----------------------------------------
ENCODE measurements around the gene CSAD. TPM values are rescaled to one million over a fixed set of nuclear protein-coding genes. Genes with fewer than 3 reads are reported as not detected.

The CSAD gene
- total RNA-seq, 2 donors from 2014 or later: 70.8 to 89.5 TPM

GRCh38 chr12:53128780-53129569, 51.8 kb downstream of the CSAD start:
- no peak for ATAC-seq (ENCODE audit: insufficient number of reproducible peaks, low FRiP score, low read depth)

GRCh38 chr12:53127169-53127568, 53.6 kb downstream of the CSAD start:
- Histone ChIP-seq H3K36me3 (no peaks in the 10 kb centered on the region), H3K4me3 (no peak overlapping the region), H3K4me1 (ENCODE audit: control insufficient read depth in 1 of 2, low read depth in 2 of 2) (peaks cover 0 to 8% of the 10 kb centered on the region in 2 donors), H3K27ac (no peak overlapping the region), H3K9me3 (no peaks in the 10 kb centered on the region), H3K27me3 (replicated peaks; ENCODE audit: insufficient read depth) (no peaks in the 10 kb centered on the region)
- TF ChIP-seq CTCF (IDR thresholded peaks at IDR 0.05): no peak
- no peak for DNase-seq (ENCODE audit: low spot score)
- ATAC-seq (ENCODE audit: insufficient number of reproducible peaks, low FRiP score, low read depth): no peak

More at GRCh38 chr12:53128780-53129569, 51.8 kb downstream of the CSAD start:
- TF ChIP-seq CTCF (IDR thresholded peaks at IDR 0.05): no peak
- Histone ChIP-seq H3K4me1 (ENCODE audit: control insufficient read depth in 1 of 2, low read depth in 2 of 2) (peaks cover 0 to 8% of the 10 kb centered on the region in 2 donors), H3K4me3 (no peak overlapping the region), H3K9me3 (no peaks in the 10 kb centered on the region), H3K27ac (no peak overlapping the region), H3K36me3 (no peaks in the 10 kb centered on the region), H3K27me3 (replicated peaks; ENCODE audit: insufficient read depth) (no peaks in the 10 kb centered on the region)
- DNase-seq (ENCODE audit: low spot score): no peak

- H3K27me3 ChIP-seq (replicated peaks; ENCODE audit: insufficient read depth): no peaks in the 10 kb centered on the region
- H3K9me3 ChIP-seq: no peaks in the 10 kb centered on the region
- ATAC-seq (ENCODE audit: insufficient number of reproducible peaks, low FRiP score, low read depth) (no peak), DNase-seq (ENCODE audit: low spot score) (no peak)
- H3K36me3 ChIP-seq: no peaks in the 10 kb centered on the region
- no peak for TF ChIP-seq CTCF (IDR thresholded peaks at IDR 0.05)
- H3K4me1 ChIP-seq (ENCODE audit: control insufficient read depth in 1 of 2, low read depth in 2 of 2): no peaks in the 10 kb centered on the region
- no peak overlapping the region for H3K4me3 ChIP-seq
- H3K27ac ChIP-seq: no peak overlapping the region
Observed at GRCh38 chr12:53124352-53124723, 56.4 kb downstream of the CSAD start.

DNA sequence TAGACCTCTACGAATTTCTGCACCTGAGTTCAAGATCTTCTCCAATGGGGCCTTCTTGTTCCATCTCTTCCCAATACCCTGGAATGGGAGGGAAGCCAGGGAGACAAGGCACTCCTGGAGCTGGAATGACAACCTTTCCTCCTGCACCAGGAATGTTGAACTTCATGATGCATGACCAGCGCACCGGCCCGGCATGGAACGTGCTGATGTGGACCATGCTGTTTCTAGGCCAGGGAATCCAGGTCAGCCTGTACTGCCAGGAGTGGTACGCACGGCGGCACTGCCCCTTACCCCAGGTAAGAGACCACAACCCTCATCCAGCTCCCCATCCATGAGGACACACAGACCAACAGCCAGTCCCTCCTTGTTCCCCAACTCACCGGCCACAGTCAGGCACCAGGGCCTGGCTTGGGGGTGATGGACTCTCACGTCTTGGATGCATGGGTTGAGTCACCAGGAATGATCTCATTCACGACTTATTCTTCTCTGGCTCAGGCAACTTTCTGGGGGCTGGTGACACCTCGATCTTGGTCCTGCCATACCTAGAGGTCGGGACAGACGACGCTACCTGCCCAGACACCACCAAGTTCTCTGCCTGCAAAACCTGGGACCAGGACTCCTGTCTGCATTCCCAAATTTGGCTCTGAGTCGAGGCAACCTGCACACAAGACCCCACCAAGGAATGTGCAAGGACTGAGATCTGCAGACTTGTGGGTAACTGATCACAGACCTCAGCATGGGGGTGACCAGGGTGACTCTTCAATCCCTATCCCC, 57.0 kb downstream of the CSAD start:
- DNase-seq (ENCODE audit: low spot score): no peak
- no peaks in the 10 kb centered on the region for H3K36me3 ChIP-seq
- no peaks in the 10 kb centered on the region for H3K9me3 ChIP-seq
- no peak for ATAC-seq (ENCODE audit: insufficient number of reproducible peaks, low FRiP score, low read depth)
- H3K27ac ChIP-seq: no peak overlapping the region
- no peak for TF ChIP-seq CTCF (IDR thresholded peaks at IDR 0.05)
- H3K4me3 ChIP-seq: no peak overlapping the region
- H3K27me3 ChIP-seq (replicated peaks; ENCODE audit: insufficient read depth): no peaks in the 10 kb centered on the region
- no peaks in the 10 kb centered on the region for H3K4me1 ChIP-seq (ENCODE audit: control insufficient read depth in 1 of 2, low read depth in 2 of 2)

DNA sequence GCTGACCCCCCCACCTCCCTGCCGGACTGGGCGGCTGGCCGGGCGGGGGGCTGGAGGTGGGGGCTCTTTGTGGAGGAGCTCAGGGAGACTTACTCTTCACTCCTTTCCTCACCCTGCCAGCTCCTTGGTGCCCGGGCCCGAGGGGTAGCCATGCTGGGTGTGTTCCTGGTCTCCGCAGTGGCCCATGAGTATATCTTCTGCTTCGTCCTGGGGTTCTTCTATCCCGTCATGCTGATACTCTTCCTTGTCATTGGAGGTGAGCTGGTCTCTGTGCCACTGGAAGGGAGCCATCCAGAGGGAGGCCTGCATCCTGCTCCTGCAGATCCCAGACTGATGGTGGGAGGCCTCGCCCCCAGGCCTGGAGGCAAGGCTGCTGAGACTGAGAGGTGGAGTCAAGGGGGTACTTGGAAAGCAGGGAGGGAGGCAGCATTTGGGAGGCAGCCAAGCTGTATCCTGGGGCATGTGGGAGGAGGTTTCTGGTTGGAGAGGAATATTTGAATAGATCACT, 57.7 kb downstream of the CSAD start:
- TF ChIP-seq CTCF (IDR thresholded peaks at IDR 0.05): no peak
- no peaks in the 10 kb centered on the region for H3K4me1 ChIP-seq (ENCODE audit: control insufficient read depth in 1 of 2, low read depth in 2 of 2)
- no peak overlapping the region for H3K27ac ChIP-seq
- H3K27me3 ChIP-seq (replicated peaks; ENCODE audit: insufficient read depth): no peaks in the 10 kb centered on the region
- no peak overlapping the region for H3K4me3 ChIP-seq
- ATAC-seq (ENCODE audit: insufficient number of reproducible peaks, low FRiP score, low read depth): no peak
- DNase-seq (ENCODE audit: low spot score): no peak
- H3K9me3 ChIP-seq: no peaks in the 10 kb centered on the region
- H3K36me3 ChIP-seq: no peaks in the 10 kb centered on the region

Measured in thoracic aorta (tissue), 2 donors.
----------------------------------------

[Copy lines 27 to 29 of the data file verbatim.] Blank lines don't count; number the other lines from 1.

- no peaks in the 10 kb centered on the region for H3K9me3 ChIP-seq
- no peak for ATAC-seq (ENCODE audit: insufficient number of reproducible peaks, low FRiP score, low read depth)
- H3K27ac ChIP-seq: no peak overlapping the region